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Mon, Nov

What advertising spend tells us


Walter Hale takes a look at ad figures and works out what it adds up to for the print community.

Advertising is one of the great bellwethers of business confidence. So it’s reassuring to see that, despite the collective hysteria that has sparked a rollercoaster ride on the world’s stock markets at the start of this year, the world’s leading ad agency Dentsu Aegis is confident that, in 2016, advertising spend will grow globally by 4.7% - and 5.5% in the UK.

Beneath those encouraging headline figures, the picture for print service providers isn’t as bright, but it’s not that bleak either. Almost half of every pound spent on advertising in the UK last year went on digital media. In 2016, for the first time, digital will take a bigger share (51%) of the total spend than print. The digital boom is driven by mobile phone advertising, predicted to grow by 44.5% in 2016 after a 51.2% jump last year. TV ad spend was buoyant in 2015 and is likely to be so again this year.

Yet the agency was reasonably optimistic about out of home advertising, which it says probably grew by 3.9% in 2015. Last year was something of a landmark for outdoor advertising as, driven by digital advances, tighter targeting and eye-tracking technology that can tell advertisers how many people saw their billboard, how long they spent looking at it and even identify their gender and approximate age, it won more ad spend than magazines. Carat’s estimates suggest that outdoors is now the world’s fourth largest advertising medium after TV, digital and newspapers.

Big events can still sway spending and Carat is confident that the UEFA European Football Championships (especially with England, Northern Ireland and Wales all qualifying) and the Rio Olympics will stimulate a little action. The big known unknown hanging over marketing and advertising in the UK is the European Union referendum, which could both be a stimulant and a deterrent for companies unsure how the result will affect them.

Now for the not so good news. Dentsu’s report says: “Print media has shown bigger declines than originally anticipated with large retailers pulling spend. Key retail advertisers like supermarkets that traditionally spend in print are now operating in a period of ‘all out peace’ as the price wars have gone quiet. Spend to defend market has evaporated. Some tactical spend will come back but at an expected lower level.”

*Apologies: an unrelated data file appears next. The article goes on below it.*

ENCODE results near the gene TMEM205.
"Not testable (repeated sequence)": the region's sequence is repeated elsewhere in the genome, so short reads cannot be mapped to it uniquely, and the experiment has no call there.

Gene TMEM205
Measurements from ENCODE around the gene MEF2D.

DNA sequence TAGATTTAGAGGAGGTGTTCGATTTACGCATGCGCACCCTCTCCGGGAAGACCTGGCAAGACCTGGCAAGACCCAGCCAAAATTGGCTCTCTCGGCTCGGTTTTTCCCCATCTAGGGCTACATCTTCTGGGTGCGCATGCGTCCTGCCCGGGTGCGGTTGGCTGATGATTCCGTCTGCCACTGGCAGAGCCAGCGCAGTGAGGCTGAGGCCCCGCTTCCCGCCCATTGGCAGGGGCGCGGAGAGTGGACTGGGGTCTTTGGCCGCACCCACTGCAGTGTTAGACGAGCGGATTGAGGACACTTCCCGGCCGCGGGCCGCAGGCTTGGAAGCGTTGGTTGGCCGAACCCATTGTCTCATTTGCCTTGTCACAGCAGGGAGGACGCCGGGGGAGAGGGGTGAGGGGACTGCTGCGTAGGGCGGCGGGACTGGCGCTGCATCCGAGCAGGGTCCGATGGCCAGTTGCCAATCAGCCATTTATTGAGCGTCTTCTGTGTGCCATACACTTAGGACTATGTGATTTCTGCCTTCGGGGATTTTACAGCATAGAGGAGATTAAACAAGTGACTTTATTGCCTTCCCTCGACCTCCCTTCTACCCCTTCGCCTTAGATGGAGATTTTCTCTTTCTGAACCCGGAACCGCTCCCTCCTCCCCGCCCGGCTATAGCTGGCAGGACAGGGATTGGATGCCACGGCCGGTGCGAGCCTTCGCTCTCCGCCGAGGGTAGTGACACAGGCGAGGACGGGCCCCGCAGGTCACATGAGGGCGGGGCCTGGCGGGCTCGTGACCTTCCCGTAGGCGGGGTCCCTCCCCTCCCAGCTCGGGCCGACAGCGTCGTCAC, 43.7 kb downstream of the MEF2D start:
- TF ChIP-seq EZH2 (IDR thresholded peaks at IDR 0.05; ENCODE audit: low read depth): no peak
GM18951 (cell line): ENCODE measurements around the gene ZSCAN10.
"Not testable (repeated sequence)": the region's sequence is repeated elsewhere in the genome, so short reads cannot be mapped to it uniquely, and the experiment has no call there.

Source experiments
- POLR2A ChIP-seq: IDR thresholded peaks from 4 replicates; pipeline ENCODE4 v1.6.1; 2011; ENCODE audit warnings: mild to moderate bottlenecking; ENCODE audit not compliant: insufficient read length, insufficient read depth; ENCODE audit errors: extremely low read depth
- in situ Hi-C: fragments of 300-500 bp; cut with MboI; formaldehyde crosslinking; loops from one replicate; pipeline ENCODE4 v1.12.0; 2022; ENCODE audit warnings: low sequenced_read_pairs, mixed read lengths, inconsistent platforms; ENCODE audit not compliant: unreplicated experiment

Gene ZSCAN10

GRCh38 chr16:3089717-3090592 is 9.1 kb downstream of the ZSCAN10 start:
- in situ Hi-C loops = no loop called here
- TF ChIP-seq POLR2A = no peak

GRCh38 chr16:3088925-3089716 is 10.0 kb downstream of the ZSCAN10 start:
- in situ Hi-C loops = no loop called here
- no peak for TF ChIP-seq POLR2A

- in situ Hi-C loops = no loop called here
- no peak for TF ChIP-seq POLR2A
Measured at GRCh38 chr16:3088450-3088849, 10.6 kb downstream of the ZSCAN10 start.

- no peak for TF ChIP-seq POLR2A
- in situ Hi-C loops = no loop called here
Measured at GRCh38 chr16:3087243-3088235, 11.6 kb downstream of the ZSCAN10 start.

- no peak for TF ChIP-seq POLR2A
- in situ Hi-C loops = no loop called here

Exports may not have been a significant source of business for the UK’s print service providers but the more adventurous companies may be tempted by India, which will probably be the fastest growing major ad market in the world this year, with spending up 12% in 2016 after an 11% rise in 2015. Nearer to home, Ireland looks like an intriguing opportunity with ad spend soaring 6.1% in 2015 and 7.9% in 2016.

Individual advertising markets are growing - or shrinking - at wildly different rates across the world. Carat forecasts that the best Russia can hope for is to spend to remain the same, after a 14% fall in 2015. In contrast, the ad spend in Greece is expected to grow by 8.7% in 2016 after a drop almost as steep as Russia’s last year. The percentages may vary but the trends – away from print to digital – is clear across countries and continents. That is why so many printers are already offering digital options as part of their portfolio - and many more will choose to do so.

With the global economy so volatile, it is hard to know what to say about 2017. Yet one trend from the Carat report is clear. The growth in advertising spend in the UK is gently decelerating: in 2014, it soared 7.9%, in 2015, it probably grew by 6.4% and this year’s growth of 5.5%, while respectable, is smaller still. Yet given the shocks the global economy has been subjected to - the Eurozone crises (economic turmoil and refugees), terrorism, cataclysmic storms - this is not bad.

At this year’s World Economic Forum in Davos, one of the underlying themes was something called the “resilience imperative”, ie the need to make sure the world’s political, economic and financial ecosystems are better designed to withstand shocks. If they can do that,

it could perk up growth in advertising spend. It’s easy to be cynical about such talk but the 1000 leaders gathered in that Alpine resort may just do something about this pledge - if only because it’s in their own interest to do so.

 

 

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